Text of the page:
Corrective feedback: an angel or an angle?

Do you remember the first time a teacher corrected something you said in a classroom? I do. I was 12. It was a Mathematics lesson in Gemlik (Bursa, Turkey) that was being taught in English. The teacher had asked a question. I do not remember, though, what it was exactly about. I raised my hand, stood up, and the teacher walked towards me. I cannot recall the whole answer I gave, but my response included the word “angle” /ˈæŋgl/, which I mispronounced as “angel” /eɪnʤəl/. I remember her smiling kindly and moving her hands and arms as if she had wings of an angel. She said something like “I am not an angel”, as far as I remember. There were no hard feelings. No shame for being corrected publicly, or at least this is how I remember this scene. I now know (I guess) the difference between the pronunciation of these two words.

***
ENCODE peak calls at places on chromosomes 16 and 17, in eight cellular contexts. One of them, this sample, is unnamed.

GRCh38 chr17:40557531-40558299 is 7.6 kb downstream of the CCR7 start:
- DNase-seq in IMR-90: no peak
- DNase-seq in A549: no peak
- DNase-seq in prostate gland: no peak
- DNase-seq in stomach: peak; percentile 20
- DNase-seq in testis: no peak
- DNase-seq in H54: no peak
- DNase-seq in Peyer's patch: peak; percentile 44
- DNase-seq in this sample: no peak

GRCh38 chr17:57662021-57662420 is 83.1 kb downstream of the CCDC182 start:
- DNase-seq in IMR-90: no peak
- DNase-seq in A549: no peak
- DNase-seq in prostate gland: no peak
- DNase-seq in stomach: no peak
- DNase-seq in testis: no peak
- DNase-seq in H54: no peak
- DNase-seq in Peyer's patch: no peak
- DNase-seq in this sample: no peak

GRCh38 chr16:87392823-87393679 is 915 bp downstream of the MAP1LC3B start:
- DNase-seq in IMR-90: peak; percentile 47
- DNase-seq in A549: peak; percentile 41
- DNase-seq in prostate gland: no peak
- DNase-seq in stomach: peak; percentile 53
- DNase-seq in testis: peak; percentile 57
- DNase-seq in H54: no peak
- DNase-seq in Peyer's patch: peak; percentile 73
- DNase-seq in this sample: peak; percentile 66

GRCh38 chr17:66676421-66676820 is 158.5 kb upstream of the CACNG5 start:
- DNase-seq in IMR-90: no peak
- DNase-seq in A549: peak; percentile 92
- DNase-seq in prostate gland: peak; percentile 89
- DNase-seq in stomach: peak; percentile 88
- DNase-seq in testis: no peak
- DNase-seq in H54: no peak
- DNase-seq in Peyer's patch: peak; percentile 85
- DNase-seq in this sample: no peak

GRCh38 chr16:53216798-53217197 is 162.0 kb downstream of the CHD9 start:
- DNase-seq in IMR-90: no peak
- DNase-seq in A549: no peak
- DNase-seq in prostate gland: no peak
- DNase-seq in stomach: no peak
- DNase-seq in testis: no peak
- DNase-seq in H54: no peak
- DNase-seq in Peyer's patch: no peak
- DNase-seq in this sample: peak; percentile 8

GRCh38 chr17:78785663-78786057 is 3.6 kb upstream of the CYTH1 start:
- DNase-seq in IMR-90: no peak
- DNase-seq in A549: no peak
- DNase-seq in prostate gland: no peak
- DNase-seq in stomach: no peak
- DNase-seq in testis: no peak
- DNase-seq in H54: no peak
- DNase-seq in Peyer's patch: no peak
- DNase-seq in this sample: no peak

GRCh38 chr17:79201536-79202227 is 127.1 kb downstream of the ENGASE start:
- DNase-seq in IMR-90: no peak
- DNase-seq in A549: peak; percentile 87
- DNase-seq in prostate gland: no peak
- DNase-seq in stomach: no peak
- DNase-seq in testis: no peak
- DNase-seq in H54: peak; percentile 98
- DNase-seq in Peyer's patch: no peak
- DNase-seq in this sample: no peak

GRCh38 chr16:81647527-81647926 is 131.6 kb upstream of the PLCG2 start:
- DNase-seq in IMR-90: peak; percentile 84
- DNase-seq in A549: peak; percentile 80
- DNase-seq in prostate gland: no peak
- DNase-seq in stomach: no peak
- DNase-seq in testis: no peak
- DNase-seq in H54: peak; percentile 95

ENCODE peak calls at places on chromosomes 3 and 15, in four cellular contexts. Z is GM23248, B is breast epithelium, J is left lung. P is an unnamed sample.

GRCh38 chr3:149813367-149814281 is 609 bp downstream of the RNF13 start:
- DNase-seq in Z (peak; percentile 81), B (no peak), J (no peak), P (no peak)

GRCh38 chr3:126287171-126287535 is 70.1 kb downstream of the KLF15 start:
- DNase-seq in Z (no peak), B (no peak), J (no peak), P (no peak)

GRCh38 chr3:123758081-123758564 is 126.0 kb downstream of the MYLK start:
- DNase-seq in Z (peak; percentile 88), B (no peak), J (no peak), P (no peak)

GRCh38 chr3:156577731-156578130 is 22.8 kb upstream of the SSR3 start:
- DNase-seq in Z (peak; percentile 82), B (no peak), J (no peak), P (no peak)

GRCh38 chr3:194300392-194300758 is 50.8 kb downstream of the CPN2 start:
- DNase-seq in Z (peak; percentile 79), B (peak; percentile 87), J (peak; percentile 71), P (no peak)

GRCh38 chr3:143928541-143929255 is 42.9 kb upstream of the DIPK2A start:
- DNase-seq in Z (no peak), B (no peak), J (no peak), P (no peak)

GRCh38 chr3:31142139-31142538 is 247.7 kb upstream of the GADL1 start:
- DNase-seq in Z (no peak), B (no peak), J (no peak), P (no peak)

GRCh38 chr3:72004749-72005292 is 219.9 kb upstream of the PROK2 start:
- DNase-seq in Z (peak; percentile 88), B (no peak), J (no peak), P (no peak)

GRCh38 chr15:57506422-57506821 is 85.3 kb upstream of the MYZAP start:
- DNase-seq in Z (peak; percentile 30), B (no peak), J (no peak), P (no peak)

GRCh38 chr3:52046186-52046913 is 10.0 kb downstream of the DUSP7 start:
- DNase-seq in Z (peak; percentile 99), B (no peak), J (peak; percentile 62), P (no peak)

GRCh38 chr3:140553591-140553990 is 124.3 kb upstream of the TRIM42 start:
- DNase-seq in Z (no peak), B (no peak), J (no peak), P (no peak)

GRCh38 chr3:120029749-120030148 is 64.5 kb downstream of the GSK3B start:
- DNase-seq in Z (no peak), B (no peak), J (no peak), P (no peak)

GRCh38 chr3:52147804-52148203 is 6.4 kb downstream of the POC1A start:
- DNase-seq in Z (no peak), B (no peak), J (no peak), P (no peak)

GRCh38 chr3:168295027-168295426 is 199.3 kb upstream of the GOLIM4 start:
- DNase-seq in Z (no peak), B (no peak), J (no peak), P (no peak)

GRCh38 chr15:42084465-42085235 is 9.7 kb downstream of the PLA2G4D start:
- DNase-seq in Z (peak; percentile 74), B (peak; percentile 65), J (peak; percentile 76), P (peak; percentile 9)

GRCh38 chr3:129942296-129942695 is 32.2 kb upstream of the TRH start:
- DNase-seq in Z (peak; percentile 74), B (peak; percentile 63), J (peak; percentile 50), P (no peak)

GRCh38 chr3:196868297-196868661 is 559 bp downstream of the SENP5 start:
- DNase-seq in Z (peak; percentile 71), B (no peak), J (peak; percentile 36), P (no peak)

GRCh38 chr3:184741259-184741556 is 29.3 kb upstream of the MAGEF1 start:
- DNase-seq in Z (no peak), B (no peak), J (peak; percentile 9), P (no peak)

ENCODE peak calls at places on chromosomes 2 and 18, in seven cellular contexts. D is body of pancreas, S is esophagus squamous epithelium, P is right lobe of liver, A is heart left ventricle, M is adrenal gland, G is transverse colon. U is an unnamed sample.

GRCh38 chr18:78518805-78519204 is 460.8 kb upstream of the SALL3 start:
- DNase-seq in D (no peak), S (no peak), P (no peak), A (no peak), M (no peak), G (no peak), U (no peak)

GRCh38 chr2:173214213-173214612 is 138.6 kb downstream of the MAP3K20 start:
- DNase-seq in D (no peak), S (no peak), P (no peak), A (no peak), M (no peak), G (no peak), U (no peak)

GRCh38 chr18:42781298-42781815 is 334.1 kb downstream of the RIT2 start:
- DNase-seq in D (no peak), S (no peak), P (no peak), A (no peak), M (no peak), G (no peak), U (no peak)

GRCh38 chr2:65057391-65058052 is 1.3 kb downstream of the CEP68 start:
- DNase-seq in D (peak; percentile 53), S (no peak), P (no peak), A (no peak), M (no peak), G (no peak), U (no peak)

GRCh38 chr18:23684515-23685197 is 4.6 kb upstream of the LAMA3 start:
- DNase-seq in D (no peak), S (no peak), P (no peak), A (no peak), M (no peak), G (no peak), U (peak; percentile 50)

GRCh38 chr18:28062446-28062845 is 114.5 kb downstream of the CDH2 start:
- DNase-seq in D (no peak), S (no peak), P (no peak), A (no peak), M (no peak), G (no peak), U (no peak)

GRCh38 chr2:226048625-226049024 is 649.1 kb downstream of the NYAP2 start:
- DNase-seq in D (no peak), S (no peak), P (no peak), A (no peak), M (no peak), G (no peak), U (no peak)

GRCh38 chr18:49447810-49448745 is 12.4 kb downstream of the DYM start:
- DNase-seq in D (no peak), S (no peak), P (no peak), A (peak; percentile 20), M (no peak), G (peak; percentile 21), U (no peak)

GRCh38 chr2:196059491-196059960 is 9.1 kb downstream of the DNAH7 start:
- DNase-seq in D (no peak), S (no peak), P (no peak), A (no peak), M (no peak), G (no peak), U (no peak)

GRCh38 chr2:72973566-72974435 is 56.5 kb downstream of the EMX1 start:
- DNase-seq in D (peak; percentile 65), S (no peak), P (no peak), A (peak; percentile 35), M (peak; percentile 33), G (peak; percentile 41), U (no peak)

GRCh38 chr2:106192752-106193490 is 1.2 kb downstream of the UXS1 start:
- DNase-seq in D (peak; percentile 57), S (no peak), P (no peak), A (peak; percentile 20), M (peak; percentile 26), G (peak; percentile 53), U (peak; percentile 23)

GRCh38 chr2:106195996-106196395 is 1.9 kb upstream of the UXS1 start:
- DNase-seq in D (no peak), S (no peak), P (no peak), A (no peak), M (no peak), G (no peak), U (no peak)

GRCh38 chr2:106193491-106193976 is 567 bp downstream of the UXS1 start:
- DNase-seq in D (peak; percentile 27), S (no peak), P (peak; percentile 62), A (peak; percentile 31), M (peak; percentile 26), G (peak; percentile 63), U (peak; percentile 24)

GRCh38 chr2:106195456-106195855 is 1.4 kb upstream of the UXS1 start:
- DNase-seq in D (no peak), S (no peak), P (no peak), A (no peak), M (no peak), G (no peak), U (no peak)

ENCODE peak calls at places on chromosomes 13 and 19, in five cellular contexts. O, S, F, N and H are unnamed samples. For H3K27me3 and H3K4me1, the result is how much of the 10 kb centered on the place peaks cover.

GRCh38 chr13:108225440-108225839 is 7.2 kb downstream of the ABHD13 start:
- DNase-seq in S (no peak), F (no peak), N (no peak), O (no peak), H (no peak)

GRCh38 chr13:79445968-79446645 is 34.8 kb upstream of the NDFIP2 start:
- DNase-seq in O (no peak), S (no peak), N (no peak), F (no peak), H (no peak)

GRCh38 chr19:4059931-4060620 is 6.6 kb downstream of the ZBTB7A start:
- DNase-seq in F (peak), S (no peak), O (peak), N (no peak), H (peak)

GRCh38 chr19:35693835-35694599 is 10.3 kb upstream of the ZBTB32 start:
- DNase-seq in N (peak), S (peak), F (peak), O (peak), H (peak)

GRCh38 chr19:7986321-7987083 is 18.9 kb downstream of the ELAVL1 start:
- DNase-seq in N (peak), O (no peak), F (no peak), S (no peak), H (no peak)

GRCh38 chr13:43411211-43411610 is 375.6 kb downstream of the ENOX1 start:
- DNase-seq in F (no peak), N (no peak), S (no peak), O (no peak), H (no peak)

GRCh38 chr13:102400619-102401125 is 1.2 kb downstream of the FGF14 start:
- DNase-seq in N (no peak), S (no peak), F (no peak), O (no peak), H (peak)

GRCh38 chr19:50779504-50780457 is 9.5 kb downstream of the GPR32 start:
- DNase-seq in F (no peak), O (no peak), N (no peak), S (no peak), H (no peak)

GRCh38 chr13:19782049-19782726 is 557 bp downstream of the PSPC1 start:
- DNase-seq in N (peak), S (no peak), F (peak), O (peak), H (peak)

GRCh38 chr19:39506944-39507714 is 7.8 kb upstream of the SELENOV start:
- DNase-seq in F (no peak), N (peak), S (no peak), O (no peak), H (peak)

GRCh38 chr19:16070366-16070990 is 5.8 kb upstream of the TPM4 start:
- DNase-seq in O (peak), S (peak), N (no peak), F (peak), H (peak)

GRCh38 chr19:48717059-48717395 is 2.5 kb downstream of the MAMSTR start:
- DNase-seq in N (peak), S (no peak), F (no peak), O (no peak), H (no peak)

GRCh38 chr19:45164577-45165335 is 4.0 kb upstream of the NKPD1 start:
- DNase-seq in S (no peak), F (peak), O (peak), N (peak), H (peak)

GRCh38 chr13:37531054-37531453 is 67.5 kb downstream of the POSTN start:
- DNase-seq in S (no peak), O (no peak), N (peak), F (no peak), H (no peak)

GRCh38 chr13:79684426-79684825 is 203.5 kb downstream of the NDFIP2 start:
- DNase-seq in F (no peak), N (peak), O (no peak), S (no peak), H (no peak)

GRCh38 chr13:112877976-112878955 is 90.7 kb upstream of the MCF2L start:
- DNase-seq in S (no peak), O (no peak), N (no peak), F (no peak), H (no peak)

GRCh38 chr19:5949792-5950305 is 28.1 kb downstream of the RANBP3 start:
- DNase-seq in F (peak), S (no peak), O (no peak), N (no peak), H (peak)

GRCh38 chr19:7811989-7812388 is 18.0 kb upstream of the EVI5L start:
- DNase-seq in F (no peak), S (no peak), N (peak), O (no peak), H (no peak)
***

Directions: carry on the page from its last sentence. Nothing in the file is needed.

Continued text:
Photo credit for the angel: Defne Sert, 2021

We can discuss the how, when, why, and what of corrective feedback for hours based on research findings. But this is not my intention in this post. I have a simple question: what is your first memory of receiving (oral/visual) corrective feedback in a classroom? Do you remember how you felt? How do you feel about it now?

Published by Olcay Sert

I work as professor of English language education at Mälardalen University, School of Education, Culture and Communication (Sweden).

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